Bloggers acting on public information do have a tendency to get the facts wrong. But Dropbox's effort to correct them, spearheaded by someone other than its PR team, pointed to some uglier facts.
It remains the video systems squabble that could impact the structure of the whole Internet, even when it seemed the former personal antenna service provider had already lost.
My friend and former colleague Wolfgang Gruener has gone on to become a professional content strategist, which is like a technologist who produces material that people read as opposed to material people use. Here's what he has to say.
The idea that any one search engine should be charged with the task of facilitating individuals' rights of censorship, sounds absurd enough. But Tim Berners-Lee's alternative doesn't sound much better.
One of the main complaints about pre-loading business smartphones with mobile productivity apps has been addressed, with an option that moves authentication inside the corporate network.
It's an amazing new system that utilizes multiple antennas to steer transmissions between broadband modems, TVs, PCs and smartphones. Haven't we done this story before? Nah, let's lead with it anyway.
If the Federal Trade Commission fails to take visible steps toward enforcing privacy policies on European citizens' data stored on U.S. servers, storing it there in the first place could become illegal.
It may very well be a supremely useful automation tool for the emerging field of data scientists who need to test mathematical models without building them manually. But that's not the message its vendor is sending.
If your organization plans to spend months whiteboarding the response patterns for support desk agents responding to customer incidents, be advised, you might want to rethink your plans.
If security bugs like last month's Xen hypervisor vulnerability continue to be mitigated with minimal damage, and disaster totally avoided, will there be anything left to panic about?
It's obvious enough that the current system of attaching files to emails in such a way that they can only become accessible by opening them through the operating system has been dangerous for over a decade-and-a-half and has to be replaced.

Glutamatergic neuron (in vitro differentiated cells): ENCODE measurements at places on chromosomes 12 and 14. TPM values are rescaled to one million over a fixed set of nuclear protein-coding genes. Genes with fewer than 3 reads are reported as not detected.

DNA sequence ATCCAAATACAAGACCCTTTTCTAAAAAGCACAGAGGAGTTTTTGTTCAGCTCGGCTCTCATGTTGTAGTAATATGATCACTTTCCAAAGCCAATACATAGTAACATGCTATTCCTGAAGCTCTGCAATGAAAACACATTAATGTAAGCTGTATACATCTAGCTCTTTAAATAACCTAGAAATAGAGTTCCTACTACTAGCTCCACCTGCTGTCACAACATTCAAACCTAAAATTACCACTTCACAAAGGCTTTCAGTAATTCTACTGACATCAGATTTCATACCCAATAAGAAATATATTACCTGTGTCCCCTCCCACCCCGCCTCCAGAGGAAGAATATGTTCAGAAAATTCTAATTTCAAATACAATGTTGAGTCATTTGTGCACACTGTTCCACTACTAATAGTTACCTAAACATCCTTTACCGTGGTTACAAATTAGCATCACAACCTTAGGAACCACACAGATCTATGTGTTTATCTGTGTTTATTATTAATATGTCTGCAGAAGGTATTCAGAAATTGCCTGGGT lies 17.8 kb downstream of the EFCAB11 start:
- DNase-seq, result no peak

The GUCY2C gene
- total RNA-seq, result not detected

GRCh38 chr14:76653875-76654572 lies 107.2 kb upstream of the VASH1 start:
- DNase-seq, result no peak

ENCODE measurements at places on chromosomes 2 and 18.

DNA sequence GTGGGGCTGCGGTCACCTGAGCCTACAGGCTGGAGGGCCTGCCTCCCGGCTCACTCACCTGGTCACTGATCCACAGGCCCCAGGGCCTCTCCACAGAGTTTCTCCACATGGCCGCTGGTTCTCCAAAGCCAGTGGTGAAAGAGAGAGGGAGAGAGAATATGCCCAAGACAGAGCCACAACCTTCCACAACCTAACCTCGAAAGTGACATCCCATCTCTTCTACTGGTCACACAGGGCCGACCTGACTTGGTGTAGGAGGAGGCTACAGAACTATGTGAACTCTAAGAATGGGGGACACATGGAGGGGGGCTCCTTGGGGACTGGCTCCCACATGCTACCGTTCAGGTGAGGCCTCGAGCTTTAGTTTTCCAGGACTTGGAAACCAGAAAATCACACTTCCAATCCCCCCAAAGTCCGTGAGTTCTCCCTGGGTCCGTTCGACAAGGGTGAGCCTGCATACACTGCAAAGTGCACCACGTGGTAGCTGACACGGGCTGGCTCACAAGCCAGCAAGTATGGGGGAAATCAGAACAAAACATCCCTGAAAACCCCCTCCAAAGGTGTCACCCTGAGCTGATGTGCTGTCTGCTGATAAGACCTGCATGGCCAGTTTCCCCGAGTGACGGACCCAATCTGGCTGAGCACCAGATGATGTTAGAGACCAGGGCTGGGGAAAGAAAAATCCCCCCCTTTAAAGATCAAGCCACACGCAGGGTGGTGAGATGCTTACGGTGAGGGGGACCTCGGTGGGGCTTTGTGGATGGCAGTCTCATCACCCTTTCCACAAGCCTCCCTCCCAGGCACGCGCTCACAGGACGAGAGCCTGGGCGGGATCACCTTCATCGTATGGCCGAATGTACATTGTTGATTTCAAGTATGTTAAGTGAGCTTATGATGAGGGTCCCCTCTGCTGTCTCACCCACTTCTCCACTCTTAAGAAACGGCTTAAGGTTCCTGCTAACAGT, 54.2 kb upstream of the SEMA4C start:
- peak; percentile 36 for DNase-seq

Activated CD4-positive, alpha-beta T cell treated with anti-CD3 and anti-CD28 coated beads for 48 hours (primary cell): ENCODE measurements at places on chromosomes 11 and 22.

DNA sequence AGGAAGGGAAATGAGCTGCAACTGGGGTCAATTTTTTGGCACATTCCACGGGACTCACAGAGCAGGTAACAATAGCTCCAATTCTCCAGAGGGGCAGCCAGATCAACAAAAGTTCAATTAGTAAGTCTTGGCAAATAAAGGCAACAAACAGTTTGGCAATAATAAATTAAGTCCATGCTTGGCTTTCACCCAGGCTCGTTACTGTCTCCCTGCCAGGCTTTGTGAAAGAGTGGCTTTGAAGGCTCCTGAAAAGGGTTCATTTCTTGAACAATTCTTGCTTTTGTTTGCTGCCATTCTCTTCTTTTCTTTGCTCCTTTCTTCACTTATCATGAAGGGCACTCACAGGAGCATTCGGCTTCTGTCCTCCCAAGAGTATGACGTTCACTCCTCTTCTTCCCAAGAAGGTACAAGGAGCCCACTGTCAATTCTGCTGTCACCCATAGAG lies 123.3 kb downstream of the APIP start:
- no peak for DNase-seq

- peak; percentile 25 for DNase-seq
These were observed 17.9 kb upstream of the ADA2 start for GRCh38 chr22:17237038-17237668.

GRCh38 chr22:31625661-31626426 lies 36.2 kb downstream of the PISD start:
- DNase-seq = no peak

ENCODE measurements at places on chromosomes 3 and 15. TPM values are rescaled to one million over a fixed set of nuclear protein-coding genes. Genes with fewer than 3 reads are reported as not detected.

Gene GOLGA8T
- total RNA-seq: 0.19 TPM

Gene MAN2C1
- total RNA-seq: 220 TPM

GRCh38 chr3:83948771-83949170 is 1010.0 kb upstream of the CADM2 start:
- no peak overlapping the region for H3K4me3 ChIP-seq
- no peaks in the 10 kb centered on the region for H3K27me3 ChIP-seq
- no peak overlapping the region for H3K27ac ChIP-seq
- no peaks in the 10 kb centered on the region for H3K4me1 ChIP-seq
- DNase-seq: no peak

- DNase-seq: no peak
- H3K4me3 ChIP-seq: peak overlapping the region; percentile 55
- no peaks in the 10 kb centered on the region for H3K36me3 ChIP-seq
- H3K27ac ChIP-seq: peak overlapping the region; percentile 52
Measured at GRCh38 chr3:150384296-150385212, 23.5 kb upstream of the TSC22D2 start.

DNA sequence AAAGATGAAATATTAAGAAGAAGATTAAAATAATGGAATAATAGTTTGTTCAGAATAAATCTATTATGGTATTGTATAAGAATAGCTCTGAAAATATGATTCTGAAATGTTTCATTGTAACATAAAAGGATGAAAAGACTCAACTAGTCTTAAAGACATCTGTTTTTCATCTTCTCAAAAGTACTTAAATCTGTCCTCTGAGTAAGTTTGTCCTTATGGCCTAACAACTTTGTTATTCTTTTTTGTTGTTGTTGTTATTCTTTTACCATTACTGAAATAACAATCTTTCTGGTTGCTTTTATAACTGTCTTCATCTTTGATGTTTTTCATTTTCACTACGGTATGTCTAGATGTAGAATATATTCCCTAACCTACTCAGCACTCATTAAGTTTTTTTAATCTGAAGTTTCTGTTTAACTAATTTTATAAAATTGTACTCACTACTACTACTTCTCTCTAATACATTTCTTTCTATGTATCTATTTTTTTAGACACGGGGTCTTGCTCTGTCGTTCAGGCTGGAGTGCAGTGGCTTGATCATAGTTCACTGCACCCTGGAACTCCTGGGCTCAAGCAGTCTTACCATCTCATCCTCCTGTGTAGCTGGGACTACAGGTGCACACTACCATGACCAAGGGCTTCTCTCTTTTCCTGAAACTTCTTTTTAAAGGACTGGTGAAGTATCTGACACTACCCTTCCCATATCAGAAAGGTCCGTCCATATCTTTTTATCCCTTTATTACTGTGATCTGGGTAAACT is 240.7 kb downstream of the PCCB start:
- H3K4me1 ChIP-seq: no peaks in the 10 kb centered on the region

The Internet is becoming a rat's nest, or a bat cave, or some other equally smelly metaphor, for would-be perpetrators, says Europol. And by the way, one of those perpetrators may be right next to you.
It's important to engage one-to-one with your customer, and if you're a publisher, to treat your reader as your customer. But you can't leverage that relationship to score promotional points.
Wouldn't it be nice, suggests Verizon's CEO, if all the communications services competed on a single, "Open" playing field? Sure, says Neelie Kroes, if you're willing to accept over-the-top competitors.
It's fair to note that analysts did predict as far back as 2011 that the rising number of something-or-rather-as-a-service providers would be curbed by the forces of consolidation and attrition.
The latest course change for the company credited with creating the independent spirit of the technology industry in the 1960s may finally be the smartest one.
The business that as late as this summer was portrayed as stronger together than apart will be stronger apart rather than together after a huge course change announced Monday.
The man responsible for bridging all of Cisco's conferencing tools takes the side of users who have to perform the same tasks in their offices every day--and whose headaches have become too much to ignore.
At the rate current backhaul networks are currently evolving, the bandwidth required by devices roaming between small cells and macro cells could overwhelm their control systems.
Okay, so the Start Menu is back, but is Microsoft on its way to making a desktop that workers will want to use instead of their iPads? We peek a little more closely under the covers.